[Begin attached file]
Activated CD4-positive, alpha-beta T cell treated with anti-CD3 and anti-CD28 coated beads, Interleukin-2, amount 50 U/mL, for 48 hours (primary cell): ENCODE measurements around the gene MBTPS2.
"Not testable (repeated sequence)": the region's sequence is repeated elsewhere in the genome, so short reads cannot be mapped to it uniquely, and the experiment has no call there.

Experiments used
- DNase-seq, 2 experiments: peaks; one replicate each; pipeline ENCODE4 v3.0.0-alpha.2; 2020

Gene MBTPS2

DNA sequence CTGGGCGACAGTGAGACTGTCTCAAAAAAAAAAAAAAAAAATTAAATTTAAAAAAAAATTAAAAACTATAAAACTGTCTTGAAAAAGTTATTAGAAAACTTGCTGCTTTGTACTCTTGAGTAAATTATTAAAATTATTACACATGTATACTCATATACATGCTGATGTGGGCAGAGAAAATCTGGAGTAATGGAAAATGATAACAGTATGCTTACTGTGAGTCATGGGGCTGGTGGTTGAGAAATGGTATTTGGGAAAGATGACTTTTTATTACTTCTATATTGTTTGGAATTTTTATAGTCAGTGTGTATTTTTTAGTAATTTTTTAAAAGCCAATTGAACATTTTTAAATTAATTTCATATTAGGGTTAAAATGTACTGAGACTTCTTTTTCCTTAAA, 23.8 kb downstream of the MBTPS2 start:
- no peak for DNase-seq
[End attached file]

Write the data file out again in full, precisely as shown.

Activated CD4-positive, alpha-beta T cell treated with anti-CD3 and anti-CD28 coated beads, Interleukin-2, amount 50 U/mL, for 48 hours (primary cell): ENCODE measurements around the gene MBTPS2.
"Not testable (repeated sequence)": the region's sequence is repeated elsewhere in the genome, so short reads cannot be mapped to it uniquely, and the experiment has no call there.

Experiments used
- DNase-seq, 2 experiments: peaks; one replicate each; pipeline ENCODE4 v3.0.0-alpha.2; 2020

Gene MBTPS2

DNA sequence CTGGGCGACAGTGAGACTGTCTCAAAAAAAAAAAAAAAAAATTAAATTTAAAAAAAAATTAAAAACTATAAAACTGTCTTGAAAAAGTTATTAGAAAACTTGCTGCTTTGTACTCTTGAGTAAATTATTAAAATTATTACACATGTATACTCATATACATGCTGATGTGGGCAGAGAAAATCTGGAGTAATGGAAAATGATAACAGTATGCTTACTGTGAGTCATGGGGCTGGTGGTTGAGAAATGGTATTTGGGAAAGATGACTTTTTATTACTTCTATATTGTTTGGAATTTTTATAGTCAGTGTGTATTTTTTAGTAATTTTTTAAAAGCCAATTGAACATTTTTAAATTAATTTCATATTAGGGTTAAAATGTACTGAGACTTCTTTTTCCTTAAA, 23.8 kb downstream of the MBTPS2 start:
- no peak for DNase-seq